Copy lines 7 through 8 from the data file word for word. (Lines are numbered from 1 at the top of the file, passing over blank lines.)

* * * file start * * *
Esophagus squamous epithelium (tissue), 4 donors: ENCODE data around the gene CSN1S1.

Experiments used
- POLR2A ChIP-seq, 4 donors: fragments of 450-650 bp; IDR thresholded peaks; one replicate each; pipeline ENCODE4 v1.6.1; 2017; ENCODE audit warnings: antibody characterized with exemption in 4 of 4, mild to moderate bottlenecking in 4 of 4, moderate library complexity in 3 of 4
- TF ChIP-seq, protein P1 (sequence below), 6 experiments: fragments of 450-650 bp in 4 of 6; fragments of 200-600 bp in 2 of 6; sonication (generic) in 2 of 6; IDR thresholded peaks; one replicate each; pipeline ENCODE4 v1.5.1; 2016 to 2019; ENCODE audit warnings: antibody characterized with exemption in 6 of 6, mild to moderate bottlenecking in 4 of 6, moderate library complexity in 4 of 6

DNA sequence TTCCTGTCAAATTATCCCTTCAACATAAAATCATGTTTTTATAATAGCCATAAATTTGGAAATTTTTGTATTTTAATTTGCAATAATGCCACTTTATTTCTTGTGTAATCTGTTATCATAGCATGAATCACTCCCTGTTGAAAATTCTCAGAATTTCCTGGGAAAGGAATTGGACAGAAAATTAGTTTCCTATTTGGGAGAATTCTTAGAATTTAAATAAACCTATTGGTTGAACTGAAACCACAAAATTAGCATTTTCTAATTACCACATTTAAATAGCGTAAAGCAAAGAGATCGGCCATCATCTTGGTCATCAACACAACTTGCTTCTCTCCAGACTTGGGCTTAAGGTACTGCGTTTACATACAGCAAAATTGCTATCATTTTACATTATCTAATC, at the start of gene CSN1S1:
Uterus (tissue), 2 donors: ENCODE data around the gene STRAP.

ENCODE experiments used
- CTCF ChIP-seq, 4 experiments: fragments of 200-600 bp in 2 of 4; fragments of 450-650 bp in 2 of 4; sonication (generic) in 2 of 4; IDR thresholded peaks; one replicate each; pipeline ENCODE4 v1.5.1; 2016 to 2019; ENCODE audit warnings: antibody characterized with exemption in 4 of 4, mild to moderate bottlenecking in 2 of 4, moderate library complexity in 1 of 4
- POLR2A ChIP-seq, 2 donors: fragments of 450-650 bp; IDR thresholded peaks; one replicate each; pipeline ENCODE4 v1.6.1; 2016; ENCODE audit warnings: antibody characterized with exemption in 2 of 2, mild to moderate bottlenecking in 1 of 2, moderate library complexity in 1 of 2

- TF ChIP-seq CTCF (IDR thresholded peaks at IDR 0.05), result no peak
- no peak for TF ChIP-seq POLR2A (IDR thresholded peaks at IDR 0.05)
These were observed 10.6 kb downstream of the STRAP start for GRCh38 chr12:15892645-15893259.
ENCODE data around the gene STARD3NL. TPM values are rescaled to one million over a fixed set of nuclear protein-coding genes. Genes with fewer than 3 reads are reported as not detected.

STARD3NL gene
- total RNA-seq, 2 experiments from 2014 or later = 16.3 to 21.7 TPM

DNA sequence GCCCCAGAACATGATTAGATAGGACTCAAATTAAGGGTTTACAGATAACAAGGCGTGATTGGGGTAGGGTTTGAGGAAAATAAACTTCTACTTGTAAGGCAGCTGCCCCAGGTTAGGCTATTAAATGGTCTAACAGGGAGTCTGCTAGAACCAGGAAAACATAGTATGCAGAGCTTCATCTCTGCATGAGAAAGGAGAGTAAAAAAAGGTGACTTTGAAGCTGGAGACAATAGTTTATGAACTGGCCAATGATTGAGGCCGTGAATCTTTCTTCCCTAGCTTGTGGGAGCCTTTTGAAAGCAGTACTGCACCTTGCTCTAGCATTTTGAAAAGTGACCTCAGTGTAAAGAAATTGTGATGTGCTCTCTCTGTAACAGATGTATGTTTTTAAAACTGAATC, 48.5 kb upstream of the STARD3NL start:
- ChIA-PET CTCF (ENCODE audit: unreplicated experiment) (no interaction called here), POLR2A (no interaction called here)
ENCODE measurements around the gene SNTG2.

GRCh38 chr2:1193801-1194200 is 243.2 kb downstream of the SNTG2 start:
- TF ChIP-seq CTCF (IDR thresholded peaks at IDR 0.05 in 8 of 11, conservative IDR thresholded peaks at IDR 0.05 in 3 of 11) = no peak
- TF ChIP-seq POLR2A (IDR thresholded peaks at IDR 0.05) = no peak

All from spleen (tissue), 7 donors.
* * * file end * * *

ENCODE experiments used
- CTCF ChIP-seq, 4 experiments: fragments of 200-600 bp in 2 of 4; fragments of 450-650 bp in 2 of 4; sonication (generic) in 2 of 4; IDR thresholded peaks; one replicate each; pipeline ENCODE4 v1.5.1; 2016 to 2019; ENCODE audit warnings: antibody characterized with exemption in 4 of 4, mild to moderate bottlenecking in 2 of 4, moderate library complexity in 1 of 4